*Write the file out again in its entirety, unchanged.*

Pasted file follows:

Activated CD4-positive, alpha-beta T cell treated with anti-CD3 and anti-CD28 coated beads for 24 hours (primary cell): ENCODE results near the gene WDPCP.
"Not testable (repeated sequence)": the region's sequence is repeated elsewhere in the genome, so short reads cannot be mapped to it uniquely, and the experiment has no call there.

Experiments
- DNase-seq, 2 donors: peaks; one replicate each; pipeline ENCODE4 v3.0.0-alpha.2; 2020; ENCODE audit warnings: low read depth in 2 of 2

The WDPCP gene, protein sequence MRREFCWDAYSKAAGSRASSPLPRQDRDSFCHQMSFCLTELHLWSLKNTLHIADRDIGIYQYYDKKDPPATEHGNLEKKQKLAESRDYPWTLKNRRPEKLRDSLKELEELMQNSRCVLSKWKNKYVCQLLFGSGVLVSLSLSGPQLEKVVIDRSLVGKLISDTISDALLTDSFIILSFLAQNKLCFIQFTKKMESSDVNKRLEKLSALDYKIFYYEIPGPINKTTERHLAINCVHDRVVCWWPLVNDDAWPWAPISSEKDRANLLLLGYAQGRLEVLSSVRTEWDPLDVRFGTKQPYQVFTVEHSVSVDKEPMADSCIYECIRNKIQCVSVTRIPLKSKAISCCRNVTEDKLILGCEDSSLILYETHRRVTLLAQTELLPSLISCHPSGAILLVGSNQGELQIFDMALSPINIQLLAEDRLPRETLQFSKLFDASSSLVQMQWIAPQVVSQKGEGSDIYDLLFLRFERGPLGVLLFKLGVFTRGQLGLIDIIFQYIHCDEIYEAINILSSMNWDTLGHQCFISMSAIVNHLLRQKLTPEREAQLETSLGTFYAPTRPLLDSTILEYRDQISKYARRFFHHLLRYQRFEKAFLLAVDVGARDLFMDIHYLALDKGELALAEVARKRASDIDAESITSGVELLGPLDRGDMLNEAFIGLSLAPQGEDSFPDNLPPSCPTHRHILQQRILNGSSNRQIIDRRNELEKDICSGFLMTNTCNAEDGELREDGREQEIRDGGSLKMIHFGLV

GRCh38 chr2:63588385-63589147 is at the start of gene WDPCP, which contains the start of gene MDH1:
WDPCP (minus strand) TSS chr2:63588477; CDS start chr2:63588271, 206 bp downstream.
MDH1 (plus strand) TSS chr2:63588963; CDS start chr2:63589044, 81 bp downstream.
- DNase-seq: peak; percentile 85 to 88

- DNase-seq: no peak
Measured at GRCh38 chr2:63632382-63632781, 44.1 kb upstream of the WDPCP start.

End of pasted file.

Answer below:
Activated CD4-positive, alpha-beta T cell treated with anti-CD3 and anti-CD28 coated beads for 24 hours (primary cell): ENCODE results near the gene WDPCP.
"Not testable (repeated sequence)": the region's sequence is repeated elsewhere in the genome, so short reads cannot be mapped to it uniquely, and the experiment has no call there.

Experiments
- DNase-seq, 2 donors: peaks; one replicate each; pipeline ENCODE4 v3.0.0-alpha.2; 2020; ENCODE audit warnings: low read depth in 2 of 2

The WDPCP gene, protein sequence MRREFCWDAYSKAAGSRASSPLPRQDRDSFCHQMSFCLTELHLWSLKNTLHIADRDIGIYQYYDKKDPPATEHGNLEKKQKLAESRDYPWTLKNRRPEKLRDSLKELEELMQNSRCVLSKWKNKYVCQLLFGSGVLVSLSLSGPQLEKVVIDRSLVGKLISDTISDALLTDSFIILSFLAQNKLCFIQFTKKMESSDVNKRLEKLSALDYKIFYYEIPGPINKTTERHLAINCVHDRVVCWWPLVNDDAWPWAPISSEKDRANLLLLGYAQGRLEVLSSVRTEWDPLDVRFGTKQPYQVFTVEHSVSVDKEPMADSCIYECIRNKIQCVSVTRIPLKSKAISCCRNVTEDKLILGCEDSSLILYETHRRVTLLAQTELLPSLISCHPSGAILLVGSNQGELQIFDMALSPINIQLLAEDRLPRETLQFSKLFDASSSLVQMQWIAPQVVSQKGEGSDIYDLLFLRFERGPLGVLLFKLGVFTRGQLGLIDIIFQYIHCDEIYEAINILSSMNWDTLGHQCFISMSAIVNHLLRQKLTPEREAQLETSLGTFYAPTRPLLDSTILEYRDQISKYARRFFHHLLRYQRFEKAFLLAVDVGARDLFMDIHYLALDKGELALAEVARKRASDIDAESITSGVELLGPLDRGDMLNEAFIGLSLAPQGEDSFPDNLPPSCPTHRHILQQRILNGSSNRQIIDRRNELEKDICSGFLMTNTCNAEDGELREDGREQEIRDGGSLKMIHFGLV

GRCh38 chr2:63588385-63589147 is at the start of gene WDPCP, which contains the start of gene MDH1:
WDPCP (minus strand) TSS chr2:63588477; CDS start chr2:63588271, 206 bp downstream.
MDH1 (plus strand) TSS chr2:63588963; CDS start chr2:63589044, 81 bp downstream.
- DNase-seq: peak; percentile 85 to 88

- DNase-seq: no peak
Measured at GRCh38 chr2:63632382-63632781, 44.1 kb upstream of the WDPCP start.